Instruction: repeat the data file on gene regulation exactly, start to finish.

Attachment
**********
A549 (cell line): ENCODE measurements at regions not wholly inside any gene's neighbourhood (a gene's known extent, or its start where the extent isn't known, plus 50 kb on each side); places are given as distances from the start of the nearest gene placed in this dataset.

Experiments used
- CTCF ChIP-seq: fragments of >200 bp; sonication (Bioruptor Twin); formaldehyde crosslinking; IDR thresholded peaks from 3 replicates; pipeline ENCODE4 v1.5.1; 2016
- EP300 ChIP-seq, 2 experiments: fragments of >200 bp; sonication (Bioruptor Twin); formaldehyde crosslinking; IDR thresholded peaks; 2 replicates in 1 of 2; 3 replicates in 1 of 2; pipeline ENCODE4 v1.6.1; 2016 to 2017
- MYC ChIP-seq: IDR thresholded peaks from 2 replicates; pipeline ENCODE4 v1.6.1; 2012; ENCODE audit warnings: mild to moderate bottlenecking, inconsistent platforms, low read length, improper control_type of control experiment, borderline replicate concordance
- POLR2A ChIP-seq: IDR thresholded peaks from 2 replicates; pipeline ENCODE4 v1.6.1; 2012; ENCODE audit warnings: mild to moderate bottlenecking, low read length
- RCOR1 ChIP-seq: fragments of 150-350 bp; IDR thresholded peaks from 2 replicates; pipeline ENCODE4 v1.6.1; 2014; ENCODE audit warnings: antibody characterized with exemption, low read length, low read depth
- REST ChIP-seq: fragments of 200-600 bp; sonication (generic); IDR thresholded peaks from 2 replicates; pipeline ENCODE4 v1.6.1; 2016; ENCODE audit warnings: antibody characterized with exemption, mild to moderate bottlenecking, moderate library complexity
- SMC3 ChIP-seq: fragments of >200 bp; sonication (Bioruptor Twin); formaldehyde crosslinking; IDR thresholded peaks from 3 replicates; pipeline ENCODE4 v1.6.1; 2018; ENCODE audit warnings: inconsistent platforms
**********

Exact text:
A549 (cell line): ENCODE measurements at regions not wholly inside any gene's neighbourhood (a gene's known extent, or its start where the extent isn't known, plus 50 kb on each side); places are given as distances from the start of the nearest gene placed in this dataset.

Experiments used
- CTCF ChIP-seq: fragments of >200 bp; sonication (Bioruptor Twin); formaldehyde crosslinking; IDR thresholded peaks from 3 replicates; pipeline ENCODE4 v1.5.1; 2016
- EP300 ChIP-seq, 2 experiments: fragments of >200 bp; sonication (Bioruptor Twin); formaldehyde crosslinking; IDR thresholded peaks; 2 replicates in 1 of 2; 3 replicates in 1 of 2; pipeline ENCODE4 v1.6.1; 2016 to 2017
- MYC ChIP-seq: IDR thresholded peaks from 2 replicates; pipeline ENCODE4 v1.6.1; 2012; ENCODE audit warnings: mild to moderate bottlenecking, inconsistent platforms, low read length, improper control_type of control experiment, borderline replicate concordance
- POLR2A ChIP-seq: IDR thresholded peaks from 2 replicates; pipeline ENCODE4 v1.6.1; 2012; ENCODE audit warnings: mild to moderate bottlenecking, low read length
- RCOR1 ChIP-seq: fragments of 150-350 bp; IDR thresholded peaks from 2 replicates; pipeline ENCODE4 v1.6.1; 2014; ENCODE audit warnings: antibody characterized with exemption, low read length, low read depth
- REST ChIP-seq: fragments of 200-600 bp; sonication (generic); IDR thresholded peaks from 2 replicates; pipeline ENCODE4 v1.6.1; 2016; ENCODE audit warnings: antibody characterized with exemption, mild to moderate bottlenecking, moderate library complexity
- SMC3 ChIP-seq: fragments of >200 bp; sonication (Bioruptor Twin); formaldehyde crosslinking; IDR thresholded peaks from 3 replicates; pipeline ENCODE4 v1.6.1; 2018; ENCODE audit warnings: inconsistent platforms